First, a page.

On October 15, 1914, President Woodrow Wilson signs the Clayton Antitrust Act establishing that unions are not “conspiracies” under the law. It for the first time freed unions to legally strike, picket and boycott employers. In the years that followed, however, numerous state measures and negative court interpretations weakened the law.
The Clayton Act is a civil statute (carrying no criminal penalties) that prohibits mergers or acquisitions that are likely to lessen competition. Under this Act, the Government challenges those mergers that are likely to increase prices to consumers. All persons considering a merger or acquisition above a certain size must notify both the Antitrust Division and the Federal Trade Commission. The Act also prohibits other business practices that may harm competition under certain circumstances.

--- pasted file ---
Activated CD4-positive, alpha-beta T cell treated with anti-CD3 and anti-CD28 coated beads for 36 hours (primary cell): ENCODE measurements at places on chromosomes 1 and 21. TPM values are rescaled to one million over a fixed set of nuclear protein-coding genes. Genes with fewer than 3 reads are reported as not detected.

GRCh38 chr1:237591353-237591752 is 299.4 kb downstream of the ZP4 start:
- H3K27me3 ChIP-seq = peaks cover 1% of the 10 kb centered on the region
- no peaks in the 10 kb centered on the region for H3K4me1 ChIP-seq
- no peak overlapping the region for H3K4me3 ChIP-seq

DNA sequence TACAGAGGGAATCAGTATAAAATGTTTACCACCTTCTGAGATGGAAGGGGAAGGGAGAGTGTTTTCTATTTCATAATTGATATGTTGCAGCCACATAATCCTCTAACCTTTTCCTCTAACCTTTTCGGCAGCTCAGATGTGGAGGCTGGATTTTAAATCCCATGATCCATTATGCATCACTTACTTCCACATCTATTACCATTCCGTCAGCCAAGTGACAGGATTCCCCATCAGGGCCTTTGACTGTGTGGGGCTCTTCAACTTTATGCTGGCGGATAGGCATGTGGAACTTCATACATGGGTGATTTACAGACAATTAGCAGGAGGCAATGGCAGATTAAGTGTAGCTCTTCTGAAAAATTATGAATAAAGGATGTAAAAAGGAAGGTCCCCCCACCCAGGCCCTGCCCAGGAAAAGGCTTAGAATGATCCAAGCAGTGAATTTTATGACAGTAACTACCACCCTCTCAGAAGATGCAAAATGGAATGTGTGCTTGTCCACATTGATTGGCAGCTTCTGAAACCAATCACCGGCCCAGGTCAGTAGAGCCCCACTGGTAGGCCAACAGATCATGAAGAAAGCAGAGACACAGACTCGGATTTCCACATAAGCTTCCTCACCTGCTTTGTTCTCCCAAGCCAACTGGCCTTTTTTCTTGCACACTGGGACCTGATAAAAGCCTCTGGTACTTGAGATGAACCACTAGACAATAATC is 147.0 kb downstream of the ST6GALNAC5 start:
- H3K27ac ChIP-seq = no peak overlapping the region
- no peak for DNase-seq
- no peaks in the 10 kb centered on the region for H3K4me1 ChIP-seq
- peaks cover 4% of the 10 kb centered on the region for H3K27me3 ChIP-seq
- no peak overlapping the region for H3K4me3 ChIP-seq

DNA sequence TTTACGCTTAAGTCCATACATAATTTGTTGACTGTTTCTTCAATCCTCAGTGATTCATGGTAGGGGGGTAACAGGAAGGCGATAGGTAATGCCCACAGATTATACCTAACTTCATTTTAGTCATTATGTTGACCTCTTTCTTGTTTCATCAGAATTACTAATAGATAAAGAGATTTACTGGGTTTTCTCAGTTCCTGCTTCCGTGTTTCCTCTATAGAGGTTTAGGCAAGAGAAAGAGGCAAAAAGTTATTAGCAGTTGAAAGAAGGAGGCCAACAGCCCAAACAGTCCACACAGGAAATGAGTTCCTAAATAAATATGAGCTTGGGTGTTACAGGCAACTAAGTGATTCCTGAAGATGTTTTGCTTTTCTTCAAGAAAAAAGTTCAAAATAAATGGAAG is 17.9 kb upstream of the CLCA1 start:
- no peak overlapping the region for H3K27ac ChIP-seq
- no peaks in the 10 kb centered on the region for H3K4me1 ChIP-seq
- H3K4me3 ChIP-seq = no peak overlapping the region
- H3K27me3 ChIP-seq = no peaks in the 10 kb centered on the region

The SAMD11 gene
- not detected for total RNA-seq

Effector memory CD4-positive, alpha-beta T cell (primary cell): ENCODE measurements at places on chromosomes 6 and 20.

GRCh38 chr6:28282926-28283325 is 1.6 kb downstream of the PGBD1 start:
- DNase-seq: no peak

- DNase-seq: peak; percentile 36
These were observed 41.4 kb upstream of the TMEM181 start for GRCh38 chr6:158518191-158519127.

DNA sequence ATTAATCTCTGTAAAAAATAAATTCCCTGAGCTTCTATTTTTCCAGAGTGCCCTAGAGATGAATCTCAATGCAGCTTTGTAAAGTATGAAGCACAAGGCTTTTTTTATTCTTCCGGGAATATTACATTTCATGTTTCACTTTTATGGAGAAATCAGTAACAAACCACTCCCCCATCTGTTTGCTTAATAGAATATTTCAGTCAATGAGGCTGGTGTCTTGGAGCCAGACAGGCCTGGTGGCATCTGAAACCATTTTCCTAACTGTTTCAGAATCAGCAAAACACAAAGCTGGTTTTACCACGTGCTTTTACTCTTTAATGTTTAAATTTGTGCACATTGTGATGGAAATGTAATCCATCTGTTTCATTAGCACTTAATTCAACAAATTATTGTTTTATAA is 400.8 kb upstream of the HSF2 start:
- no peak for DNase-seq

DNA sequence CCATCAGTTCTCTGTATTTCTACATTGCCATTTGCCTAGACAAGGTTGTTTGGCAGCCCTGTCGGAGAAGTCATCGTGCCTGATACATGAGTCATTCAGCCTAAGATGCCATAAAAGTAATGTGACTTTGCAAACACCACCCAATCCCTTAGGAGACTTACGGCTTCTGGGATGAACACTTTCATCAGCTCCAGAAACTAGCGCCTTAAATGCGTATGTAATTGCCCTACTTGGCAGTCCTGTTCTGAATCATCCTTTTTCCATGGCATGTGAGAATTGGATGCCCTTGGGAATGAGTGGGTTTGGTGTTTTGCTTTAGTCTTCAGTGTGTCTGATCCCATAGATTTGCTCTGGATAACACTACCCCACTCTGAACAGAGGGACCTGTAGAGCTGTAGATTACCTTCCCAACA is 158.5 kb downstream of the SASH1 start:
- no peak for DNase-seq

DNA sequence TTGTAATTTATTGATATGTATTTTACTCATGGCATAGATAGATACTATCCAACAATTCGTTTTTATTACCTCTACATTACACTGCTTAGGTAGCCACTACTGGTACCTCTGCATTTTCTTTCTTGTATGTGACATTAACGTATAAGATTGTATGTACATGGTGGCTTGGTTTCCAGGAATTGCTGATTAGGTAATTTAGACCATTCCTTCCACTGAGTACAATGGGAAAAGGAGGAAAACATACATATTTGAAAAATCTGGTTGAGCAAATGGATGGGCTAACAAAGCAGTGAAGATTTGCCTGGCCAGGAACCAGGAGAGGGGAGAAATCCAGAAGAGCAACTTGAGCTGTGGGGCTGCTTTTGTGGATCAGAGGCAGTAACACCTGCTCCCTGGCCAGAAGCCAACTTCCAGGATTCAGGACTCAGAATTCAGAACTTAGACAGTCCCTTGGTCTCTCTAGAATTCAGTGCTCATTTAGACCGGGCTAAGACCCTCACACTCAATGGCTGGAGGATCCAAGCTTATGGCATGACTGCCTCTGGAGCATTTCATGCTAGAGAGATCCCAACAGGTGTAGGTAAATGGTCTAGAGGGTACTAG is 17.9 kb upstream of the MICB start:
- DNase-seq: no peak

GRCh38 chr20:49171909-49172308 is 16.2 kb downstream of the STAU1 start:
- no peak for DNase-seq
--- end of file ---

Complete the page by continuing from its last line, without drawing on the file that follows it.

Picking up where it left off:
An important difference between the Clayton Act and its 1890 predecessor, the Sherman Act, is that the Clayton Act contained safe harbors for union activities. Section 6 of the Act (codified at 15 U.S.C. § 17) exempts labor unions and agricultural organizations, saying “the labor of a human being is not a commodity or article of commerce, and permit[ting] labor organizations to carry out their legitimate objective.” Therefore, boycotts, peaceful strikes, peaceful picketing, and collective bargaining are not regulated by this statute.
Photo: St. Louis, fast food workers, July 31. People’s World